Thursday, 23 August 2012

The Imposter

2012, 15, Directed by Bart Layton

Nicholas Barclay disappeared when he was 13 years old. Four years later, the boy is found...only the boy, as the director of this mesmerising documentary pits to us from the offset, wasn't Barclay - but a 23-year-old imposter named Frédéric Bourdin. A plot twist perhaps more suited to the high-octane third act of an art-house indie flick, but here is brandished in the audience's face and smeared with the knowledge that these events are true-to-life, barely after the film has commenced. So with no scriptwriter placing words in actor's mouths, Layton is tasked with something he adapts to with sheer skill: he places his subjects on screen and, with unadulterated bravery, gets them to talk. What emerges just so happens to be even more gripping, tantalising and chilling than what even the most noted screenwriter could conjure.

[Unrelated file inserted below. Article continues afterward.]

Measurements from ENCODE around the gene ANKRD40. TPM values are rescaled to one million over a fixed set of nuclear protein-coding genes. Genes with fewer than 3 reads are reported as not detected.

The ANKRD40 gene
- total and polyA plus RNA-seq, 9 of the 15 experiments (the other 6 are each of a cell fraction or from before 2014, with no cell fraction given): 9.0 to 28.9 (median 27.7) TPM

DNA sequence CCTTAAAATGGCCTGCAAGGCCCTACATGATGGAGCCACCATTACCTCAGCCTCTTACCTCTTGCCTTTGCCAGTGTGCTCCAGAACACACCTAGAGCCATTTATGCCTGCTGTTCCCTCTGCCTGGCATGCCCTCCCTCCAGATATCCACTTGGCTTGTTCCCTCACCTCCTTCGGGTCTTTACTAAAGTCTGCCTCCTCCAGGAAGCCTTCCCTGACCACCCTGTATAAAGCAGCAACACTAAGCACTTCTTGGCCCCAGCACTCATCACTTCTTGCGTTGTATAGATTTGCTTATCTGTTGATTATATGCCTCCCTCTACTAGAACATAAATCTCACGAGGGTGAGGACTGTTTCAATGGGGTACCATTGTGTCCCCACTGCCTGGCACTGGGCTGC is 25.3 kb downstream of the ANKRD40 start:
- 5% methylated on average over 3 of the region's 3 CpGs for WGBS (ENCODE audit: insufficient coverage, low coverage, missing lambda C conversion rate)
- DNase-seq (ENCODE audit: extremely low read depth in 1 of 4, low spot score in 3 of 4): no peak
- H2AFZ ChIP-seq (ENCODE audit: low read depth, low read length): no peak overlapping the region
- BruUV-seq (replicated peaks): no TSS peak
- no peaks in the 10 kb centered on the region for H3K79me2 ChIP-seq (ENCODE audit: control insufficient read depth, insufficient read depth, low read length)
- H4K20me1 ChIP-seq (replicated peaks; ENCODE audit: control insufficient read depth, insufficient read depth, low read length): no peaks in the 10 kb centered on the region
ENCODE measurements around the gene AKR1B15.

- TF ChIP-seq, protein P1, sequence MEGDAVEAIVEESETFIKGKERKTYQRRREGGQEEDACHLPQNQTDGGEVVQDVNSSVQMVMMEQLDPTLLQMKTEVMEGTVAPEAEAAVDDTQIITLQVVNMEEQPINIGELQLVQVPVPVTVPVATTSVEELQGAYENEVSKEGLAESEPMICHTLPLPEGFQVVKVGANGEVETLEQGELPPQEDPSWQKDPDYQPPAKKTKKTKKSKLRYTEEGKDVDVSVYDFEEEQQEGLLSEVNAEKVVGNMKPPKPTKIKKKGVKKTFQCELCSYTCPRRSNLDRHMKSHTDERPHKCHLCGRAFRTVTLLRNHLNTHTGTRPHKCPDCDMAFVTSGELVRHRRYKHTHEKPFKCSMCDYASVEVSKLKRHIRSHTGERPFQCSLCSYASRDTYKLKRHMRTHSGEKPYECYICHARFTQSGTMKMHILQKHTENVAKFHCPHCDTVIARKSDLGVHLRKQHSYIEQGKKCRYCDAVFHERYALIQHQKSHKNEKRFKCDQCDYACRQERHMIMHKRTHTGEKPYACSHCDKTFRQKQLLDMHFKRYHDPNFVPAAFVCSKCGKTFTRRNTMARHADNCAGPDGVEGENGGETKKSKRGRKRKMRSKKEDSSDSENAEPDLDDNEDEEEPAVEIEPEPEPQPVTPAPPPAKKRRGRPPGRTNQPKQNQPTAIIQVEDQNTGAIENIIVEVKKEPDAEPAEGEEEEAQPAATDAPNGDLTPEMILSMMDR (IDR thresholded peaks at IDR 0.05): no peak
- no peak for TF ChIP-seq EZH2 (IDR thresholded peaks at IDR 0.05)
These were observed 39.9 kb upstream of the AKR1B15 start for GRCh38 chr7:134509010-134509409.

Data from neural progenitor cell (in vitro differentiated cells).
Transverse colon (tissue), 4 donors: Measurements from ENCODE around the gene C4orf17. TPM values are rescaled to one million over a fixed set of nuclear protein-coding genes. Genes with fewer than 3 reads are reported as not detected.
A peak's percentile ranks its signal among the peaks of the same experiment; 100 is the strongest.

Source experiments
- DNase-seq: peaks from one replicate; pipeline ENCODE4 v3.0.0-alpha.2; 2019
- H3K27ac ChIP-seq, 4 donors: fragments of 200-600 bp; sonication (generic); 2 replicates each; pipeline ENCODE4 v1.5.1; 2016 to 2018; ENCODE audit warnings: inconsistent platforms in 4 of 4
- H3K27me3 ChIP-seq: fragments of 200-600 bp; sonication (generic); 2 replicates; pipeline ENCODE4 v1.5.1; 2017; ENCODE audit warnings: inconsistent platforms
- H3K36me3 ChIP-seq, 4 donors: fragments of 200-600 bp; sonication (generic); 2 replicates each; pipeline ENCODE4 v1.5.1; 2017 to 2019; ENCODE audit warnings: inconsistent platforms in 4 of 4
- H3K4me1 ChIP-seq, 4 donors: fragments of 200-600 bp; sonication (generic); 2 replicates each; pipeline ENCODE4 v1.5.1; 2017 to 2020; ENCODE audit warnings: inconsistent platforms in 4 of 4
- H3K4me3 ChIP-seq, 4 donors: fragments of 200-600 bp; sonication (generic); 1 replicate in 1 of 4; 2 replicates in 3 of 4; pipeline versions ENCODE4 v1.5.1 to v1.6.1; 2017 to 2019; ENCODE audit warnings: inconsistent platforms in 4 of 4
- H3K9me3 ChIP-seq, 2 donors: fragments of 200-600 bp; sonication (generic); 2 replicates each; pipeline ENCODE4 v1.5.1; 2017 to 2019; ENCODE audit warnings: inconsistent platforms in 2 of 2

To talk more of the real life case at the forefront of The Imposter would be to tarnish the suspense that is maintained for almost the entire running time. Suffice to say, all the questions are addressed: why did Bourdin decided to 'become' Barclay? How did Barclay’s family come to welcome Bourdin into their home? Through editing, manipulation of the sound track, archive footage and the controversial Crimewatch-esque recreation scenes, an uneasy sense of dread is no doubt present off the back of these points. Once all the strands are placed together, and slotted into their place - when the proverbial penny drops - your breath will have long been taken from you and will not be given back until the film reaches its strangely unresolved climax.
This is one you'll want to talk about.


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